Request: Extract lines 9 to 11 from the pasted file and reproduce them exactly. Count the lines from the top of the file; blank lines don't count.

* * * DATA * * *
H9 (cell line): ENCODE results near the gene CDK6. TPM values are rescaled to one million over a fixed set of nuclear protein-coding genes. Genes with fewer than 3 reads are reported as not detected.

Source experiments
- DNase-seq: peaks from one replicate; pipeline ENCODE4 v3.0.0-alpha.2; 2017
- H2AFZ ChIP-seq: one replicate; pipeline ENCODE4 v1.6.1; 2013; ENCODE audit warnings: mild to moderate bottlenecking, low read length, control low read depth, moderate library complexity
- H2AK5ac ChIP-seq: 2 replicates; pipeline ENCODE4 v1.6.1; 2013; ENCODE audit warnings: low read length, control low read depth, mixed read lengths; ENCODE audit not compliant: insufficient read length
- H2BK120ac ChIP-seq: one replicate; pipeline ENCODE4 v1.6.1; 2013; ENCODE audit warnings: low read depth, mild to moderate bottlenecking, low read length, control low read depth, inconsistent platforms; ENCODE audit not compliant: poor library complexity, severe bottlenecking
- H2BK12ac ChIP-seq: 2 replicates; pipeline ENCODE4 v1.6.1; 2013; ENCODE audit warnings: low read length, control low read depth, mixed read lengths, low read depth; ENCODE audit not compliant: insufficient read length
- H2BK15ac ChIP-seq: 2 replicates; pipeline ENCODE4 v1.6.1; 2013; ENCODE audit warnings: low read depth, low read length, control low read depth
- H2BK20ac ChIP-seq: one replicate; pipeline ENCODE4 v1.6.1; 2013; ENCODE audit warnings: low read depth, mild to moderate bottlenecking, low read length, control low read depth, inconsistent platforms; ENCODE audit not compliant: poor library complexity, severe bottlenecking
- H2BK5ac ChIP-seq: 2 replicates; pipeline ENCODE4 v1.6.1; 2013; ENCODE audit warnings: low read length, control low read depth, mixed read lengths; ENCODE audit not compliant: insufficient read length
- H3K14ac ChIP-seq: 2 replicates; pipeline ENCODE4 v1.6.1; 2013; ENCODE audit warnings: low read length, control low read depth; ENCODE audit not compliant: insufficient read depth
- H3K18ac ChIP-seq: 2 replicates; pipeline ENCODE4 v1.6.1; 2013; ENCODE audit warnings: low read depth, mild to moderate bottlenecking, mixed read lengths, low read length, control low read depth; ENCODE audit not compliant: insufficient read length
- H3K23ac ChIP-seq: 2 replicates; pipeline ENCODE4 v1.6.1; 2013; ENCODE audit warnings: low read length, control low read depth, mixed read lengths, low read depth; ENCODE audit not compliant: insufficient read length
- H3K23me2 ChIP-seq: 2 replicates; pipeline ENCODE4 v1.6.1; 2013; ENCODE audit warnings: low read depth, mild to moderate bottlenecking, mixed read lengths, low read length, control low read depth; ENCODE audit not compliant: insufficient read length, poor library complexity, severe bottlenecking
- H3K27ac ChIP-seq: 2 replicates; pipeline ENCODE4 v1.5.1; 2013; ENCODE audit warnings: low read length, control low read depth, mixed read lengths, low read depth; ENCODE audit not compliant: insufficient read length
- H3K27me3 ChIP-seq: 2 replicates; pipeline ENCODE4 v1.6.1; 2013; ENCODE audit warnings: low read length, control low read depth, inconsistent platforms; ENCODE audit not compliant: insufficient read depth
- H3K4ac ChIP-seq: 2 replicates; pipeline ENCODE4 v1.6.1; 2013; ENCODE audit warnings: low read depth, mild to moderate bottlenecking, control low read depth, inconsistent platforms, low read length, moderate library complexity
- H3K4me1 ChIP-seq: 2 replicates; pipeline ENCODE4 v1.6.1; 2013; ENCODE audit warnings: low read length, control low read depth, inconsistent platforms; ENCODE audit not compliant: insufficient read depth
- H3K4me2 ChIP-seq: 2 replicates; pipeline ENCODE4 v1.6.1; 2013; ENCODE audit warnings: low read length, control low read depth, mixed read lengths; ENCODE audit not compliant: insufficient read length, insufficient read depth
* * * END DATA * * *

- H2BK20ac ChIP-seq: one replicate; pipeline ENCODE4 v1.6.1; 2013; ENCODE audit warnings: low read depth, mild to moderate bottlenecking, low read length, control low read depth, inconsistent platforms; ENCODE audit not compliant: poor library complexity, severe bottlenecking
- H2BK5ac ChIP-seq: 2 replicates; pipeline ENCODE4 v1.6.1; 2013; ENCODE audit warnings: low read length, control low read depth, mixed read lengths; ENCODE audit not compliant: insufficient read length
- H3K14ac ChIP-seq: 2 replicates; pipeline ENCODE4 v1.6.1; 2013; ENCODE audit warnings: low read length, control low read depth; ENCODE audit not compliant: insufficient read depth